WHO IS TUT?
Tut is a southern rapper from Chattanooga, the same area Isaiah Rashad grew up in. He is good friends with Rashad, and is part of the collective with him called “The House”, also based in Chattanooga. “Preacher’s Son” would be Tut’s debut full LP, and its an album that allowed him to show the masses what he was all about, his story and the sound he wanted to be represented by. Unlike the recent popular sound of hip hop/trap, with its 808s and stuttering hi-hats, “Preacher’s Son”‘s producer Ktoven uses a more old school boom-bap type of beat with most of the songs, combined with some beautiful piano and generally organic instrumentation that really complement Tut’s vocal style. A lot of people compare Tut to Isaiah Rashad because they have very similar styles being from the same neck of the woods, but on “Preacher’s Son” you can easily identify that he’s got a unique style of his own.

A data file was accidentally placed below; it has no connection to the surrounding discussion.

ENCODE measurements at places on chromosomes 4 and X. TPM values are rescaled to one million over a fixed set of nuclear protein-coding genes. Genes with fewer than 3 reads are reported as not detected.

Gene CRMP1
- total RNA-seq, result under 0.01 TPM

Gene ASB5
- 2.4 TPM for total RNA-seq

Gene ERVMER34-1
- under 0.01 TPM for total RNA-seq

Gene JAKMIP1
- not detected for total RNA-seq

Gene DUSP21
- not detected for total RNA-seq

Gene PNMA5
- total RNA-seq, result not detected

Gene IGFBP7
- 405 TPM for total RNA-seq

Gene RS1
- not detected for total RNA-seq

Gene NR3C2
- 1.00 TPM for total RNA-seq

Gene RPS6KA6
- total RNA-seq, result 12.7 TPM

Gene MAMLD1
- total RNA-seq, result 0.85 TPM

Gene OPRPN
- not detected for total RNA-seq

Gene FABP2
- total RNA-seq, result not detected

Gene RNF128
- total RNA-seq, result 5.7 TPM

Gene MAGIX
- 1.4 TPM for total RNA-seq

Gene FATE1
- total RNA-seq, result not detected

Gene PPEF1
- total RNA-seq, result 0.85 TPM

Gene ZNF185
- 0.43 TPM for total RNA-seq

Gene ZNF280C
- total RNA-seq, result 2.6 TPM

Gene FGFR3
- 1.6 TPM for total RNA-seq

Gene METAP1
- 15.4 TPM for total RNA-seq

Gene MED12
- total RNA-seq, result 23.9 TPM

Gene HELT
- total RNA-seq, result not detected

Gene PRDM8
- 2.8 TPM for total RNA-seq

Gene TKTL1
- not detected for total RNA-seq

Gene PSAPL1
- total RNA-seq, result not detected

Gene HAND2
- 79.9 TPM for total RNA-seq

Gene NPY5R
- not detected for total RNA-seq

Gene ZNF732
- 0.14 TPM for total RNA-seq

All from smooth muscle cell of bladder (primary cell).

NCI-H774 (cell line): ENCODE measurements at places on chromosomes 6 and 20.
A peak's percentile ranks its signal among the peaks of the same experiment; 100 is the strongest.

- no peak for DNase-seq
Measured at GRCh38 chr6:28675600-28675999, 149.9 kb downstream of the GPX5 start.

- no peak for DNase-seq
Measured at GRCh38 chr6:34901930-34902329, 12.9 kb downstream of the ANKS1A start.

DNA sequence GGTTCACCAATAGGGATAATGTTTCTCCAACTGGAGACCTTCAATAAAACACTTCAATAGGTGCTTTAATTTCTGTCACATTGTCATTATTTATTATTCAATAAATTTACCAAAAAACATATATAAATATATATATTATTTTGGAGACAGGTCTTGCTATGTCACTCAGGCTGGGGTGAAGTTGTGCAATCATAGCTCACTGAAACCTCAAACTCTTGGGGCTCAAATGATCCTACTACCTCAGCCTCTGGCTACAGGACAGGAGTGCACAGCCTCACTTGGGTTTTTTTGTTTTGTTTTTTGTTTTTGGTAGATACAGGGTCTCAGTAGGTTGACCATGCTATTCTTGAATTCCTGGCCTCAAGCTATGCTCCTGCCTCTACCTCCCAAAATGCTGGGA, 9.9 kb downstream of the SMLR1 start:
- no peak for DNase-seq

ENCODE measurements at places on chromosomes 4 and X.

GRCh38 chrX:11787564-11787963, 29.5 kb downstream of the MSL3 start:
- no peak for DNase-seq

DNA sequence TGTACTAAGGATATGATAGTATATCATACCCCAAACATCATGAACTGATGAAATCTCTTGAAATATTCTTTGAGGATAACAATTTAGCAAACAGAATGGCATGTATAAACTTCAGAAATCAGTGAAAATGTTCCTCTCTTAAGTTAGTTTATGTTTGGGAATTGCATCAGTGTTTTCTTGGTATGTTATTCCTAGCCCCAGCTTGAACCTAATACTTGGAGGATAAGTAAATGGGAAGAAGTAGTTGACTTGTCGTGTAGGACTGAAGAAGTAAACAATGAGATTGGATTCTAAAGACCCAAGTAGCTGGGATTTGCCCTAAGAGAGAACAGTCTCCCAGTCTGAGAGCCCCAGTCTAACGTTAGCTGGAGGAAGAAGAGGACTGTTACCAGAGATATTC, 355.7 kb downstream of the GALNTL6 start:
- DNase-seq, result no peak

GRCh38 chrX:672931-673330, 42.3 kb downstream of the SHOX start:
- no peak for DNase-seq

I think I heard about this album from a Dead End Hip Hop video, but had forgot about it until I spotted it at Beatstreet Records in Vancouver, so I decided to give it a spin. Being a huge Isaiah Rashad, I didn’t know they were associated with each other, but one play through of this album gave me a lot of the same vibe that Rashad did, mixed with a little bit of Pimp C and Big K.R.I.T. This album has stoner rap written all over it, with plenty of songs talking about smoking and being high, and the instrumentals sound like what DRE does for Snoop Dogg mixed with some ethereal, futuristic synths. I really enjoyed this album, it has a consistent, laid back vibe, and tends to throw in a lot of jazz influence, with sax solos and some jazzy/r&b female vocalists. Tuts delivery over these smooth instrumentals contrasts well because of how in-your-face his cadence usually is, and other times he is very laid back, “stoned”, sounding like a clear spoken mumble rapper, if that makes any sense. I don’t really know where Tut can go next with this sound, he’d either have to change up his beats, or maybe travel elsewhere to get different inspirations, because I think he really sealed this sound primarily on this album, which really isn’t a bad thing. The album also deals with the fact that he really is a Preacher’s Son, and dealing with being a stoner living in a religious atmosphere at home. Here’s the full album off YouTube for your convienience: